The hike to Nageiredo is the main feature of a visit to Sanbutsuji Temple, nestled into the mountains of central Tottori. However, there is an array of statues and other little quirky things to keep an eye out for. One of my favorite things about visiting old rural temples throughout Japan is keeping an eye out for all these details.

Some are more or less obvious in subject matter, others are more interesting once you know what they mean. Some are hard not to notice, while others blend in the world around them either for subtlety or because they are such a common sight that you would hardly think to notice.




Jizo, a patron of children (in this case, likely deceased children), surrounded by the Seven Lucky Gods


For the people whose shoes were not appropriate for the hike, they had thick socks and waraji (straw sandals) available.


“Misfortune is something you recognize right away, but happiness is something you do not recognize until its gone.”



I love how much character Jizo statues can have.


The prayer beads make a loud clack when they fall as you pull the loop downwards. This wards off bad luck.


“Rather than the things you do for yourself, the things you do for others wind up being for your own sake.”


Pillars baring names of donors


Hey there, Daikokuten!


That was the main temple area rather than the hiking area, though. Beyond the red gates to hiking route, I only noticed one statue.


I liked his face.

My favorite interesting find was this tree, which was situated at a tight turn on the trail back down the mountain. I was puzzled about the shape until I ran my hand along it as I took the turn, and I noticed it perfectly followed the grooves in the tree trunk. Like the footsteps worn into the stone by thousands of pilgrims, I suspect that this tree has also been shaped by thousands and thousands of hands using it for support.

Just goes to show that dedicated effort, however slight each action might seem, clearly can change the world.

Pretty much anywhere in Japan, you tend you see a lot of Jizo. He’s a very merciful Buddha especially known for looking after children, and there are statues of him everywhere. It’s not uncommon to find them in seemingly random places in the middle of a field or standing in an onsen, outside of shopping centers, or huddled together near temples.

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Although they follow the same basic pattern–dark stone build, pleasant face, red frock and hat–there can be some variation in the poses and styles. Some are solemn, while others are downright chibified. Then you get some strong ones, ready to take on all the burdens of those who seek their aid. Superhero-like Jizo-sama such as these aren’t afraid of anything!

Take, for instance, Genki Jizo, a local hero of Matsue’s Hokki district, striking what is known in Japan as the “guts pose”!

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Almost anyone with any experience using Japanese–or even just living in Japan and not knowing much Japanese–will smile at the sound of the word genki, which slips just as well into English conversation because there’s not really an appropriate equivalent term. The kanji, 元気, could be clumsily translated as “base mood” or more whimsically as “source of spirit” but neither really catches the meaning of the basic greeting, O genki desu ka? “Are you well?”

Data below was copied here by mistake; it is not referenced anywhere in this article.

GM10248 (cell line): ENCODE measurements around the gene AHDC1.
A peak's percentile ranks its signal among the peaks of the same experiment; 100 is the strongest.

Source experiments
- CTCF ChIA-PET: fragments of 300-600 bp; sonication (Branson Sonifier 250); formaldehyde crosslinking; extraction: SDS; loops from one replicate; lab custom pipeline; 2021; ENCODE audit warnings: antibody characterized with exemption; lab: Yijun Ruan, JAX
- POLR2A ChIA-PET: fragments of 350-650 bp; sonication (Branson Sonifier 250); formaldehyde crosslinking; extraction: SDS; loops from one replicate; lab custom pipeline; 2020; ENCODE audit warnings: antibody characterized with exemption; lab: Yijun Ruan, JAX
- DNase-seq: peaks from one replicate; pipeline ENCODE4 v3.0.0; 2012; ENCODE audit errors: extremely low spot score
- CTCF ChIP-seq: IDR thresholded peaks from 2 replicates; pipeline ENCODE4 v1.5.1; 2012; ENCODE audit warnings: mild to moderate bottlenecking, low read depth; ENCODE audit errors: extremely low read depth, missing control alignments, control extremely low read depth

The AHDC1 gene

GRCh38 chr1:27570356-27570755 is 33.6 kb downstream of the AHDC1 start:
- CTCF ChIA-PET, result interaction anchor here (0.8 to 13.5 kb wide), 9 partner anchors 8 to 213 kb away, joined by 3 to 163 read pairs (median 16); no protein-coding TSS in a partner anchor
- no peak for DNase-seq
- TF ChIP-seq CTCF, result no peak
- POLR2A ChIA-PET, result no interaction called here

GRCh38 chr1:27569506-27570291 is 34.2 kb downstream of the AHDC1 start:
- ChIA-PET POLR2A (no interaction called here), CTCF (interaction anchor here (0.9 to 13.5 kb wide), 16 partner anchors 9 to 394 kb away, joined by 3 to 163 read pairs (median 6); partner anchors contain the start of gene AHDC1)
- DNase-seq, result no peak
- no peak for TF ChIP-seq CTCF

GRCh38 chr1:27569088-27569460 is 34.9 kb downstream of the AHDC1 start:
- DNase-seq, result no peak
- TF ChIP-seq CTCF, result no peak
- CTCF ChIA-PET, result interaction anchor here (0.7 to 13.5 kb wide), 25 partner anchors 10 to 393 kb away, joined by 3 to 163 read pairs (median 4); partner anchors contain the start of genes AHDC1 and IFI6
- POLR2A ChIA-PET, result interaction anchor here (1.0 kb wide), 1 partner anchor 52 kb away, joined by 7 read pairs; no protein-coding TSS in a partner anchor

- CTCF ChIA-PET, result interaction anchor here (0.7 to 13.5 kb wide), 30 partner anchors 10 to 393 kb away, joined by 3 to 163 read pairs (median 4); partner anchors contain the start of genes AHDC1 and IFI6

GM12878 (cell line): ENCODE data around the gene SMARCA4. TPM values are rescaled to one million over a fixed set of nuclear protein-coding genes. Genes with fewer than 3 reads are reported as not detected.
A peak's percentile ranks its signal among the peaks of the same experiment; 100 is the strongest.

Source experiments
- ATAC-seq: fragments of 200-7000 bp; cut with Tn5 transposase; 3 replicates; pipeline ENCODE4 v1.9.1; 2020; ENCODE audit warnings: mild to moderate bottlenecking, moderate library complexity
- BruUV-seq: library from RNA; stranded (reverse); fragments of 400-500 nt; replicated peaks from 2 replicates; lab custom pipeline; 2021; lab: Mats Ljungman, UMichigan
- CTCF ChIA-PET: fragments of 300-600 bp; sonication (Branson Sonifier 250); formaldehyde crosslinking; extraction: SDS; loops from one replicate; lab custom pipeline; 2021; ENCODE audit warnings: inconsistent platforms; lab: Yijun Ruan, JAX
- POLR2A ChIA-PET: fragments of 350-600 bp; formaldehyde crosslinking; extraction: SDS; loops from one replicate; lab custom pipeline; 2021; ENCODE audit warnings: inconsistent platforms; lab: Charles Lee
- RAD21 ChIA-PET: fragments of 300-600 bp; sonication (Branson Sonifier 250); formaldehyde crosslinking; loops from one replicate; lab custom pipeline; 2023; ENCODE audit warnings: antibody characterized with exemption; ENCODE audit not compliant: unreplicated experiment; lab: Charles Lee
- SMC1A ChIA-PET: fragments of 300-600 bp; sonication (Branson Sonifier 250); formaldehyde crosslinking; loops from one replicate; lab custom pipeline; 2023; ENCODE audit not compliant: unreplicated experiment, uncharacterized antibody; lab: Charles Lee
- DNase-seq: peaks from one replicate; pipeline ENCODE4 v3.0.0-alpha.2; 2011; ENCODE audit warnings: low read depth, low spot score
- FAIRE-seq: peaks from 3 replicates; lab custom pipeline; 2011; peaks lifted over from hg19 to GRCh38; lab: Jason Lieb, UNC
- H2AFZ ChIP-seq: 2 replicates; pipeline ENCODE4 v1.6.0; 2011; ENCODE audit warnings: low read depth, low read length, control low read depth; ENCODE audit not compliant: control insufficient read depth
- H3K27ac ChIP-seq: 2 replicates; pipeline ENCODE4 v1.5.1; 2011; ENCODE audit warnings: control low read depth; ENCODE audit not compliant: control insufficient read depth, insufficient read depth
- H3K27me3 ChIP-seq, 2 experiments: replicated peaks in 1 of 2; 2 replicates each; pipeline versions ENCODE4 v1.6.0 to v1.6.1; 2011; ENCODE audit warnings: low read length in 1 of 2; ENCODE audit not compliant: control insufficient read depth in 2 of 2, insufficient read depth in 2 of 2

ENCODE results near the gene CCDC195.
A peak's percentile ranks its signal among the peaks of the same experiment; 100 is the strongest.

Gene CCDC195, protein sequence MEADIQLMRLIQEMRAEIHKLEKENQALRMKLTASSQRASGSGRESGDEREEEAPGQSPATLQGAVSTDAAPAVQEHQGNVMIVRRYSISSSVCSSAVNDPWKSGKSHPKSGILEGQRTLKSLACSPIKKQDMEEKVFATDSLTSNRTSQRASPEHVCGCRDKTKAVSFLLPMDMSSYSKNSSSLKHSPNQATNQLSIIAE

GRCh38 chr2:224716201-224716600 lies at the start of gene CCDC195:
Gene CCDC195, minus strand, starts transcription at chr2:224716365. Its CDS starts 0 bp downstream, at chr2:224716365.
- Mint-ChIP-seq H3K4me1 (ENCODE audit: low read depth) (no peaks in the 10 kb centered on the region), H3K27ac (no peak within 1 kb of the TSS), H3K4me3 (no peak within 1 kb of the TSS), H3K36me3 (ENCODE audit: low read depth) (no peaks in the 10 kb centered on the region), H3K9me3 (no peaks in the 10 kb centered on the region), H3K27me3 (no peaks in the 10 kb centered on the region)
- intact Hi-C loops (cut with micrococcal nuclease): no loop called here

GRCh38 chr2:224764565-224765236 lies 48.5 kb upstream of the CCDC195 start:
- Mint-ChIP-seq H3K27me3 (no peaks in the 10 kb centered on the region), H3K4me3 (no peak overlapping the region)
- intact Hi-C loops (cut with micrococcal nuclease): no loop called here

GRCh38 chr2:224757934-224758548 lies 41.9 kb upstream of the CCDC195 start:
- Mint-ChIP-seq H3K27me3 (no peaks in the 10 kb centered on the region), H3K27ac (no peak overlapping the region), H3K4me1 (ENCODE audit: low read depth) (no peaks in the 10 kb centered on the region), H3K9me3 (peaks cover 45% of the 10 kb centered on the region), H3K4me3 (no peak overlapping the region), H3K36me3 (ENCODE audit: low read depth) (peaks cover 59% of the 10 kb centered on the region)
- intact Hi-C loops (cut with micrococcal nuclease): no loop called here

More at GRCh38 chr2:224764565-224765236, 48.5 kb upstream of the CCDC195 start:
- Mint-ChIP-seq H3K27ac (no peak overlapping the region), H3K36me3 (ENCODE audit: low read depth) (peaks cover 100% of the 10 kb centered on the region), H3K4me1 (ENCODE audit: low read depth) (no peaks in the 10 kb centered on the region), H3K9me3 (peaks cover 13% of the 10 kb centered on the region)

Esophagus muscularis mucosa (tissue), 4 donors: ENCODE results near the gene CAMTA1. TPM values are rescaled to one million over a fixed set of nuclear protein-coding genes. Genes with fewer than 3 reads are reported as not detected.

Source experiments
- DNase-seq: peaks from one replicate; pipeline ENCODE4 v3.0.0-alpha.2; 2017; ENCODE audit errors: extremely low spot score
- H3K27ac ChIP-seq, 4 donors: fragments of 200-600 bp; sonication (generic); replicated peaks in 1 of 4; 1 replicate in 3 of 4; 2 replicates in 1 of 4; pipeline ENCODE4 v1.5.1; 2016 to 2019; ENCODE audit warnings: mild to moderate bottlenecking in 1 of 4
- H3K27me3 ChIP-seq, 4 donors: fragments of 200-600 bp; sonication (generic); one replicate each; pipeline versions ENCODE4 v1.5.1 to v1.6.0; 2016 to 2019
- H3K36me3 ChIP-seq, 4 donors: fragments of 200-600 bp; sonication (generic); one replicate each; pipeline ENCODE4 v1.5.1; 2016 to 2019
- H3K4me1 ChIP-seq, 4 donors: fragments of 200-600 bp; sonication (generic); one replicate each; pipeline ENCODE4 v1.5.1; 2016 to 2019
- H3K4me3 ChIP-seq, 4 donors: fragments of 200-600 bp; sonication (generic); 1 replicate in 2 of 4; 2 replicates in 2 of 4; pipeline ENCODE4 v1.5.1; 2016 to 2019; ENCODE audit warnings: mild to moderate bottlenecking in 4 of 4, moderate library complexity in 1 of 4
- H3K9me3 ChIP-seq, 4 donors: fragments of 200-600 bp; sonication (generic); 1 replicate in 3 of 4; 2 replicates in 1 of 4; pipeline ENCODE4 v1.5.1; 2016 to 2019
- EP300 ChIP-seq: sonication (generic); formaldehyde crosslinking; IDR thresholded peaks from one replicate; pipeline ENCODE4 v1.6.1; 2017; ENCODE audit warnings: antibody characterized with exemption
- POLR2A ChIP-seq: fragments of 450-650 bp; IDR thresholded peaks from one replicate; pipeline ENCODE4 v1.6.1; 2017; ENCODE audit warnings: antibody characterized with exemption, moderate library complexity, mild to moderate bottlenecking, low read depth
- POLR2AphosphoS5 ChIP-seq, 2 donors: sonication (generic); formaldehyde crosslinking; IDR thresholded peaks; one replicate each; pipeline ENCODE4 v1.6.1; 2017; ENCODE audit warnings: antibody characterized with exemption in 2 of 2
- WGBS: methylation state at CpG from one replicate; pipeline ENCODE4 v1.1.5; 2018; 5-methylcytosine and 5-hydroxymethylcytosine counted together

Appropriately located outside of a center for genki old folks.

Appropriately located outside of a center for genki old folks.

But someone described as genki is not only well–they are healthy, they are cheerful, they are spirited. This isn’t usually only a state, it’s a disposition. Japan doesn’t strive to raise healthy kids, it strives to raise genki kids. It doesn’t encourage friendly greetings, it encourages genki greetings.

And you, readers! Are you genki?

Genki Jizo wants you to be genki!

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The title is a bit of a mouthful, but the festival itself is quite refreshing–especially considering the free use of onsen facilities although the Matsue Shinjiko Onsen area on the northeast banks of Lake Shinji! The line of ryokan and other facilities all have views facing the lake along the boardwalk.


The onsen are only open for a few hours in the middle of the day, but the festival really picks up in the evening. The purpose of the festival is to give thanks for having the springs in the first place. There is a statue of Jizo, the merciful Buddha often thought of as a patron of children. This is the Oyukake Jizo whereas “oyukake” means that you pour hot water on it, and thus your wishes are granted.

Oyukake Jizo on a sunny day


Oyukake Jizo on a rainy festival night

In addition to the usual street of food and game stalls (as well as toy sales and free sake tastings and what not), there were stage events set up near the line to offer incense and pour water on the Oyukake Jizo. It started raining partway through, but no one seems to mind–umbrellas or not, the crowds didn’t decrease at all.







This festival began in 1974, and it has since become a classic sign of late summer around this onsen area. Besides games and food stalls and stage events and people in yukata everywhere, one of the main draws is cooling off by the lake and watching the fireworks.

The early people waiting for fireworks while the lake is still quiet… I didn’t attempt to take any photos of fireworks this year, but you could always see my Suigosai entry from last year.

Now as for fireworks, I’m afraid they can’t compare to the display put on during Suigosai, the focal point of the summer. This event was supposed to be held August 9~10, but due to a typhoon, it has been postponed until August 30. Usually they fire 3000 fireworks over the course of half an hour on the first night and 6000 fireworks over the course of an hour the following night, but due to this schedule adjustment, they’ll be firing all 9000 of them from 8pm until 9pm!

Everyone, if you can make it to Matsue this weekend, try to find a spot early before everything fills up with people!

And don’t forget, the best Suigosai viewing spots are also around the Matsue Shinjiko Onsen area, and the Ichibata Railway will even be allowing people to view it from a special train car. Well, they’re probably best only next to the view from Matsue Castle, but people had to win a raffle of sorts to get acess to the tower at that hour. Anyway, before or after the fireworks, there is a free foot onsen outside the Ichibata Railway station and the Shijimi Clam Center. The one outside the station has a second Oyukake Jizo to pour hot water on.


Just one variation on an iconic shot.